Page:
Ancient settlement was discovered in Kazakhstan | Eurasia Diary -

4 July, Saturday

Ancient settlement was discovered in Kazakhstan

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A team of archaeologists in Kazakhstan said they have discovered an ancient settlement containing bundles of artifacts and animal remains dating more than 3,000 years, belonging to a nomadic civilization that once inhabited the region, Caspian News reports.

Archaeologists found millstones for grinding wheat, ceramics, and animal remains, which they say may have belonged to the Saka people, in an area known as Akbaur and located some 2,157 kilometers (1,340 mi.) west of Kazakhstan’s capital Nur-Sultan.

“In the first layer we discovered numerous artifacts, including thousands of fragments of ceramic dishes, which were distinctive only for the settlements,” said the Kazakhstani archaeologist Zeynolla Samashev, who led the team, according to reports by Novosti Ust-Kamenogorska.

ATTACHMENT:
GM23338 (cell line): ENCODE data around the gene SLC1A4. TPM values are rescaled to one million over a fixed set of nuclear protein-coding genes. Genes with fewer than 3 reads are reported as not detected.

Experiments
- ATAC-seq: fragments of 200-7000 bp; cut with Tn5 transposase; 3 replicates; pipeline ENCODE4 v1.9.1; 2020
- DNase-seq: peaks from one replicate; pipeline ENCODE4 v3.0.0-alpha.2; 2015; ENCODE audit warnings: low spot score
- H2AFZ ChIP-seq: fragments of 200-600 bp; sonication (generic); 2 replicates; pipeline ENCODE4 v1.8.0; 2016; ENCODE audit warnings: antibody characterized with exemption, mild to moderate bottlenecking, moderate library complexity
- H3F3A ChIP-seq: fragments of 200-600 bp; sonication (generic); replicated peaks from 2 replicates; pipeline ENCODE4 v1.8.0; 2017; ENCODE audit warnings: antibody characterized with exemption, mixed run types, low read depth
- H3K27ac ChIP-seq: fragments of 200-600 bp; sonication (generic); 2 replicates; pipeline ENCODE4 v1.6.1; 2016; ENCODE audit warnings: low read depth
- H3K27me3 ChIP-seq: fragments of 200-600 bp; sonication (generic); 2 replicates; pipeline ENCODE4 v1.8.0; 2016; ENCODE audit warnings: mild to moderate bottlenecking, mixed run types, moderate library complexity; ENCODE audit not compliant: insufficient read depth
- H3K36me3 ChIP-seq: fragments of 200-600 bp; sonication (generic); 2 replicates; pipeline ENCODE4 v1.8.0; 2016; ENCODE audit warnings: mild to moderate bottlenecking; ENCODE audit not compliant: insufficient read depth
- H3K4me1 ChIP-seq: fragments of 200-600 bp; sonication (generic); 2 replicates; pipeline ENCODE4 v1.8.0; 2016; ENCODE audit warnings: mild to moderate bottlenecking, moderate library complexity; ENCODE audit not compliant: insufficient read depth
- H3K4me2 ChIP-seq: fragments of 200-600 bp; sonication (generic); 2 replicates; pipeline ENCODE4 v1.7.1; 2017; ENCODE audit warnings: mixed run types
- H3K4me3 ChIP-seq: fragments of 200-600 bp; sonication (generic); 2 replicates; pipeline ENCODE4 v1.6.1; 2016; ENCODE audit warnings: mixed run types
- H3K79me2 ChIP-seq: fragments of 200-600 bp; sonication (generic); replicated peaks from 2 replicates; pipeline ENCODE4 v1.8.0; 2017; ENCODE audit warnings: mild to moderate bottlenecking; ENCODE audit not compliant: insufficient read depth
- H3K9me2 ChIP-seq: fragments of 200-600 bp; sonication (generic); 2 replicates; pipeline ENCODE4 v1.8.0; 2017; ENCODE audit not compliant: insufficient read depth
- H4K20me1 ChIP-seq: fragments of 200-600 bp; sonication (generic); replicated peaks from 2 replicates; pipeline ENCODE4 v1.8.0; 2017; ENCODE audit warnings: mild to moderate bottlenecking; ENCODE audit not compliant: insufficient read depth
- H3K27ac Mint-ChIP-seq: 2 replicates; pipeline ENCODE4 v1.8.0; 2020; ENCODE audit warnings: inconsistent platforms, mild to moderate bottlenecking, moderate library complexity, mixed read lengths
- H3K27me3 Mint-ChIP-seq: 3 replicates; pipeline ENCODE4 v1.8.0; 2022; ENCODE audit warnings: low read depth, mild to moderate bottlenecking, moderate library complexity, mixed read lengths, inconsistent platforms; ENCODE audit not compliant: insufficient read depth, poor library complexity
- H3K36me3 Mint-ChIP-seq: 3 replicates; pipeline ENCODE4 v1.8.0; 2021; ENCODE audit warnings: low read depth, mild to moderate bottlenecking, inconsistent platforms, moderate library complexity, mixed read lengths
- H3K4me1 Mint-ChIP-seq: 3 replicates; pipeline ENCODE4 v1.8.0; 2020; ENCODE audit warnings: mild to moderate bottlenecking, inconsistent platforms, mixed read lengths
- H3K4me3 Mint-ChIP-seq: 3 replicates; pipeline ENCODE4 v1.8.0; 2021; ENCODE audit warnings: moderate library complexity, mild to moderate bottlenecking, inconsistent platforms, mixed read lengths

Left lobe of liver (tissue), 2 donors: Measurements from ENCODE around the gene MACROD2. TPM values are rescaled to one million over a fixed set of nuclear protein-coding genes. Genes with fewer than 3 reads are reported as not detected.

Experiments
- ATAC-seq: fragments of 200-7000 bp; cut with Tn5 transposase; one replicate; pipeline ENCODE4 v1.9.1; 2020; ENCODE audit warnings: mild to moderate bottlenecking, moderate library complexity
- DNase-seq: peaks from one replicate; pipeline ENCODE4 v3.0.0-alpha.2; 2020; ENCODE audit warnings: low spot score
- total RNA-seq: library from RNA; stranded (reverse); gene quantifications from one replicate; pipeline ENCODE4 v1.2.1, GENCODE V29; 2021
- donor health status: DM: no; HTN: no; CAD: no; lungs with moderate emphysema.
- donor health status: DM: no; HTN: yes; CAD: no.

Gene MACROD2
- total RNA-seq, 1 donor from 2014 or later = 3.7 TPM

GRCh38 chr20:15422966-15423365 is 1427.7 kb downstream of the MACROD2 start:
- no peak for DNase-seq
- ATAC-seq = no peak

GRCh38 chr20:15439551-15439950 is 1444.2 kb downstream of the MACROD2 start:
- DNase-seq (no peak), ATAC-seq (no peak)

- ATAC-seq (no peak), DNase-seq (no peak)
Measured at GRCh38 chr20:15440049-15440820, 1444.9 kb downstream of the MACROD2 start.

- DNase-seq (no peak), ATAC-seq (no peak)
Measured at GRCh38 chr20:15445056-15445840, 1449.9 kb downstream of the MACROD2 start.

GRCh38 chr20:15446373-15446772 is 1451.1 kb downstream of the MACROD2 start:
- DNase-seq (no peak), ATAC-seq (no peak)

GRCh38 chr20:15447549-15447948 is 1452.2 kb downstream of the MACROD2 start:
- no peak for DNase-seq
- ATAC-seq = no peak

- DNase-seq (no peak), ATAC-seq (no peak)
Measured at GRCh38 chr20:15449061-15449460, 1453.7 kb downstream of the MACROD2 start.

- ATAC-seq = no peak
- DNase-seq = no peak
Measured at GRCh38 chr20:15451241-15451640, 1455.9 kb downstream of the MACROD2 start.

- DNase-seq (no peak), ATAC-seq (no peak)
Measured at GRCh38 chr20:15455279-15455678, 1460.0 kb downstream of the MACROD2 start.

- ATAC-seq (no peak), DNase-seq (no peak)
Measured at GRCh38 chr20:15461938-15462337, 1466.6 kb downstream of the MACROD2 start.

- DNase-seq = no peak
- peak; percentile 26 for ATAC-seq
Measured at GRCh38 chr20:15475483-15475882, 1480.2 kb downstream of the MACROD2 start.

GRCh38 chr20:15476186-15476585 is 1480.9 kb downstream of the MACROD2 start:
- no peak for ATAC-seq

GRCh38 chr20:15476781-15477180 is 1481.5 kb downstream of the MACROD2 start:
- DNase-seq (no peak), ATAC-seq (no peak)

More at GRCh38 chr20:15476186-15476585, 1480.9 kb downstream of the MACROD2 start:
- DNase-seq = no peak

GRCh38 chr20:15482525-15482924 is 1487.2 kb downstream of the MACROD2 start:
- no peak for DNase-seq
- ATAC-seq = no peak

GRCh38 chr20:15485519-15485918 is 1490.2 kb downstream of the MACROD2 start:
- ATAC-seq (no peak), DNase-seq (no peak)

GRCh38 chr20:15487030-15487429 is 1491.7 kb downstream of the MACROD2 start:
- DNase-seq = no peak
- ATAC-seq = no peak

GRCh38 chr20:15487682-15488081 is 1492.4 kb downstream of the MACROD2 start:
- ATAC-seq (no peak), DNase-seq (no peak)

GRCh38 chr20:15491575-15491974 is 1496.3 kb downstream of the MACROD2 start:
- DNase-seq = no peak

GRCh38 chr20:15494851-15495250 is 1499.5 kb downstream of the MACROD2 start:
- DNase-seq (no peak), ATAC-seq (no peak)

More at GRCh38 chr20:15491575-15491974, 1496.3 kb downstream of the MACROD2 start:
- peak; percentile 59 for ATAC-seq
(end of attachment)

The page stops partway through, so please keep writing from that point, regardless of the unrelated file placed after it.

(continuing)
“That is, these people lived inpatient. It turned out to be the settlement dating to the very end of the Bronze Age, and the beginning of the early Iron Age, this is exactly what we lacked,” he said.

In addition to animal remains and ceramics, the settlement contained numerous grindstones, spinning wheels, and remains of horses, sheep and goats.

The Saka were thought to be a nomadic people who historically inhabited the territories of Central Asia, South Caucasus, Afghanistan and modern-day India. Their language is considered a Scythian language.

The artifacts found will be sent to special laboratories for complex analysis, and then to the funds of the regional museum.

Meanwhile, additional studies are planned in the area of Akbaur, since experts from Kazakhstan and Russia suggest that several more settlements may be hidden under the first layer. The excavations will be continued next year when archaeologists from Turkey and Azerbaijan will join the dig. Scientists will determine the status of various types of monuments located on the territory of this area, classify and date them.

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